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Natural fat enhancer targets fat taste receptors for tastier low fat foods

By Caroline Scott-Thomas , 14-Mar-2013
Last updated the 14-Mar-2013 at 15:38 GMT

Natural Taste Consulting (NTC) has developed a new natural fat enhancer that works by stimulating fat taste receptors, replicating the taste and aroma of fat.

How we perceive fat in food is still poorly understood, but researchers have suggested that a gene called CD36, which is connected to the taste buds, could mean that fat is experienced just like other tastes – salty, sweet, bitter, sour and umami. NTC has used this theory in the development of its new fat replacer, derived from selected vegetable oil fractions that target these taste receptors on the tongue.

The company claims it can replace up to 25% of the fat in a range of applications, including bouillons, gravies, seasonings, meat products, snacks, ready meals and French fries.

NTC’s vice president of sales and marketing, Markus Beba, told FoodNavigator that the ingredient responds to consumer demand for healthier products that retain the taste and aroma of full fat varieties.

“We see something is low fat and automatically, based on our previous experience, we think straight away that it can’t taste good,” Beba said, adding that many food manufacturers are reducing fat without telling consumers on-pack, making so-called 'stealth' reductions.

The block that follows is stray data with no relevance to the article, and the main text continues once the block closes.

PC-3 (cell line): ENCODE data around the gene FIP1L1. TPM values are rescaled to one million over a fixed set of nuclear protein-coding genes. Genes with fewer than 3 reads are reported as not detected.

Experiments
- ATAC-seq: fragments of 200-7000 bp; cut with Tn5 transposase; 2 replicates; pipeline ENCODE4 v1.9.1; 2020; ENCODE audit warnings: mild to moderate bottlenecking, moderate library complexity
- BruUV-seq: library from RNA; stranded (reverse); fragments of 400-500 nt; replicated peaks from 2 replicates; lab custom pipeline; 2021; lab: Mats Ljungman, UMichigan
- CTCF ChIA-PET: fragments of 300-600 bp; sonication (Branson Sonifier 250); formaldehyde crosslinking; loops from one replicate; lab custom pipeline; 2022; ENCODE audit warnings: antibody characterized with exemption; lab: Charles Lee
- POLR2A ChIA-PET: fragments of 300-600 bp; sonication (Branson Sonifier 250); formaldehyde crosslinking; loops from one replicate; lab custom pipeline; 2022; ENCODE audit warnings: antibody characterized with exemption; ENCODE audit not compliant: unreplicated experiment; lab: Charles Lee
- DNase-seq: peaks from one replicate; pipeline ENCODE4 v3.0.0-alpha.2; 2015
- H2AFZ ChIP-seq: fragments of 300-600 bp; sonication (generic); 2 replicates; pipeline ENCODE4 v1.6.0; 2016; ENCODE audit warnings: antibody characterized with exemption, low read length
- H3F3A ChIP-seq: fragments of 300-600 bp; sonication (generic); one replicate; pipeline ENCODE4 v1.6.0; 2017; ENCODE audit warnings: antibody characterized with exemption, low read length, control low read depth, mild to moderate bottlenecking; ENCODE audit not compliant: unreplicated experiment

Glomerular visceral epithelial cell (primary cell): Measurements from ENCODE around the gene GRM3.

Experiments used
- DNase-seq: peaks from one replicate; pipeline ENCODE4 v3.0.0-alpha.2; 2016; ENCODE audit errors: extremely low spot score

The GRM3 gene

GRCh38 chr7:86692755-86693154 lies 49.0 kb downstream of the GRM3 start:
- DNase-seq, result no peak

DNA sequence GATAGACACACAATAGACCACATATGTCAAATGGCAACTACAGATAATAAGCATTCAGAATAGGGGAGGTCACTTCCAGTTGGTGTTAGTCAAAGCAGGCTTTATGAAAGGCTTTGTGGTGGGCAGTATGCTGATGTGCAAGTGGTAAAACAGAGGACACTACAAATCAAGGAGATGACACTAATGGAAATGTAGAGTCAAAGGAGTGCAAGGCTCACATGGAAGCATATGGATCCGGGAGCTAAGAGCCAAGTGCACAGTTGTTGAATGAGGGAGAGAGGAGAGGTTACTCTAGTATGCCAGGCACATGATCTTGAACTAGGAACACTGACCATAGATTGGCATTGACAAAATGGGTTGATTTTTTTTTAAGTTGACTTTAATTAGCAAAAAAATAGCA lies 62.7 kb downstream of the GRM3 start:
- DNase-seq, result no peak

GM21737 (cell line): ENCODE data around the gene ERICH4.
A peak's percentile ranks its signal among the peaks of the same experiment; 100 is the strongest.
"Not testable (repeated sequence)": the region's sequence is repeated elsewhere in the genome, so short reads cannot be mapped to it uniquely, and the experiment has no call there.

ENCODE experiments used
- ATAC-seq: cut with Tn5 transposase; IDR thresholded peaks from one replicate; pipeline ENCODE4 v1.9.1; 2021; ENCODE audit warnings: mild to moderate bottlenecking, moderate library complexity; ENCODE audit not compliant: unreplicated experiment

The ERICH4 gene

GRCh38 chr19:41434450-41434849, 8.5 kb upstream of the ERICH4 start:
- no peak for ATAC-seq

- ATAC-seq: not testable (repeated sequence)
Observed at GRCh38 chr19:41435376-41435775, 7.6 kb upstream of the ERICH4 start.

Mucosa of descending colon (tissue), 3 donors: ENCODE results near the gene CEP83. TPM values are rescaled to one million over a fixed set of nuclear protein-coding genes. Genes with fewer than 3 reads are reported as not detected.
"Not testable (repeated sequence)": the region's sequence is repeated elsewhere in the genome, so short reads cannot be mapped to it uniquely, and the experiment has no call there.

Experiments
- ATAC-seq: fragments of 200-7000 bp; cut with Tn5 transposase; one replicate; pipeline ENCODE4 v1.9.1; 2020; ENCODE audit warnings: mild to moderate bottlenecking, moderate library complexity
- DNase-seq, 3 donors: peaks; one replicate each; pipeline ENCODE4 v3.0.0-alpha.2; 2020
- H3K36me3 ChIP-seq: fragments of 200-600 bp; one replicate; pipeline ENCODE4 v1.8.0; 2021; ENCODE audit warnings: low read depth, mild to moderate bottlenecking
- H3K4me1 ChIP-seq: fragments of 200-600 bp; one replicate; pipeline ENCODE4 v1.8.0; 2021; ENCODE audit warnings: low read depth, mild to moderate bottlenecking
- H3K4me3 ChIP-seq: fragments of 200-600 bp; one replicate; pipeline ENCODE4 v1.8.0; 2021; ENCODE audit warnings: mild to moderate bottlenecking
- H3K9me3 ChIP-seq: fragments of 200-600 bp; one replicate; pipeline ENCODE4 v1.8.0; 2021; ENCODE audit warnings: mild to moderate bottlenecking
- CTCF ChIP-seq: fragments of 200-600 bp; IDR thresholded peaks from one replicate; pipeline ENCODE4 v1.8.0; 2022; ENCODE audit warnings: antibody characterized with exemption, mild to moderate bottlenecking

But there are other ways to alert consumers to changes in formulation without negative connotations.

“Rather than highlighting ‘low in fat’, they highlight ‘low in calories’. Consumers don’t combine low calories with bad taste, but they do with low fat,” he said.

“…The most important thing is the final consumer. You buy that product again if it tastes good. My advice is that it doesn’t matter if you say it is reduced fat or reduced calories as long as it is preferred.”

The new fat enhancer is vegetarian and allergen-free. It would be used at a proportion of 0.1% to 0.2% in a ready-to-consume product, and can be labelled as ‘natural flavour’ on ingredient lists both in Europe and in the US.

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